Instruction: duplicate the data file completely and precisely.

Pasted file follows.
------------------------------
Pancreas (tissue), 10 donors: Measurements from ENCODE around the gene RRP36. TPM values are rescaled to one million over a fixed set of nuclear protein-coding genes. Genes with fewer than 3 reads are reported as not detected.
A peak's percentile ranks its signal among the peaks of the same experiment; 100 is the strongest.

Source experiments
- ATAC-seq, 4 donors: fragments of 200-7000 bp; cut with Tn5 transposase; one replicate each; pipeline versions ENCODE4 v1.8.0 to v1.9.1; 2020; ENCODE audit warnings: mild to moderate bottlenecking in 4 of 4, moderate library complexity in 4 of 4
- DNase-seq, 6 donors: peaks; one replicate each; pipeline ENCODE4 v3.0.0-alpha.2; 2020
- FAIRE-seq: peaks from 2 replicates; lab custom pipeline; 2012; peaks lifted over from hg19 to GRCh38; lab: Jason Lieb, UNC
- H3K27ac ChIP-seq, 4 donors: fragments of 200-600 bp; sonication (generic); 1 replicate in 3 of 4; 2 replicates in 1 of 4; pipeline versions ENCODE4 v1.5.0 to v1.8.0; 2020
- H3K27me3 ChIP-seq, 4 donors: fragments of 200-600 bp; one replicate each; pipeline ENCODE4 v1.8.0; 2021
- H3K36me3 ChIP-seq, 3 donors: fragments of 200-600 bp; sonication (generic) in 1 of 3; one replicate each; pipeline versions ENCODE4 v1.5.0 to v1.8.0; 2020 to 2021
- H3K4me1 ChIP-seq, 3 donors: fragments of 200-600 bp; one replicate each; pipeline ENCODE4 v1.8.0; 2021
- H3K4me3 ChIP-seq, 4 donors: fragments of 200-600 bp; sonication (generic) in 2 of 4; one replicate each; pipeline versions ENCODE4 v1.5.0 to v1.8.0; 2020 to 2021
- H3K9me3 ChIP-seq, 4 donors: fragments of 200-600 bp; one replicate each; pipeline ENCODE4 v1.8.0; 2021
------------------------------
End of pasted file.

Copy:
Pancreas (tissue), 10 donors: Measurements from ENCODE around the gene RRP36. TPM values are rescaled to one million over a fixed set of nuclear protein-coding genes. Genes with fewer than 3 reads are reported as not detected.
A peak's percentile ranks its signal among the peaks of the same experiment; 100 is the strongest.

Source experiments
- ATAC-seq, 4 donors: fragments of 200-7000 bp; cut with Tn5 transposase; one replicate each; pipeline versions ENCODE4 v1.8.0 to v1.9.1; 2020; ENCODE audit warnings: mild to moderate bottlenecking in 4 of 4, moderate library complexity in 4 of 4
- DNase-seq, 6 donors: peaks; one replicate each; pipeline ENCODE4 v3.0.0-alpha.2; 2020
- FAIRE-seq: peaks from 2 replicates; lab custom pipeline; 2012; peaks lifted over from hg19 to GRCh38; lab: Jason Lieb, UNC
- H3K27ac ChIP-seq, 4 donors: fragments of 200-600 bp; sonication (generic); 1 replicate in 3 of 4; 2 replicates in 1 of 4; pipeline versions ENCODE4 v1.5.0 to v1.8.0; 2020
- H3K27me3 ChIP-seq, 4 donors: fragments of 200-600 bp; one replicate each; pipeline ENCODE4 v1.8.0; 2021
- H3K36me3 ChIP-seq, 3 donors: fragments of 200-600 bp; sonication (generic) in 1 of 3; one replicate each; pipeline versions ENCODE4 v1.5.0 to v1.8.0; 2020 to 2021
- H3K4me1 ChIP-seq, 3 donors: fragments of 200-600 bp; one replicate each; pipeline ENCODE4 v1.8.0; 2021
- H3K4me3 ChIP-seq, 4 donors: fragments of 200-600 bp; sonication (generic) in 2 of 4; one replicate each; pipeline versions ENCODE4 v1.5.0 to v1.8.0; 2020 to 2021
- H3K9me3 ChIP-seq, 4 donors: fragments of 200-600 bp; one replicate each; pipeline ENCODE4 v1.8.0; 2021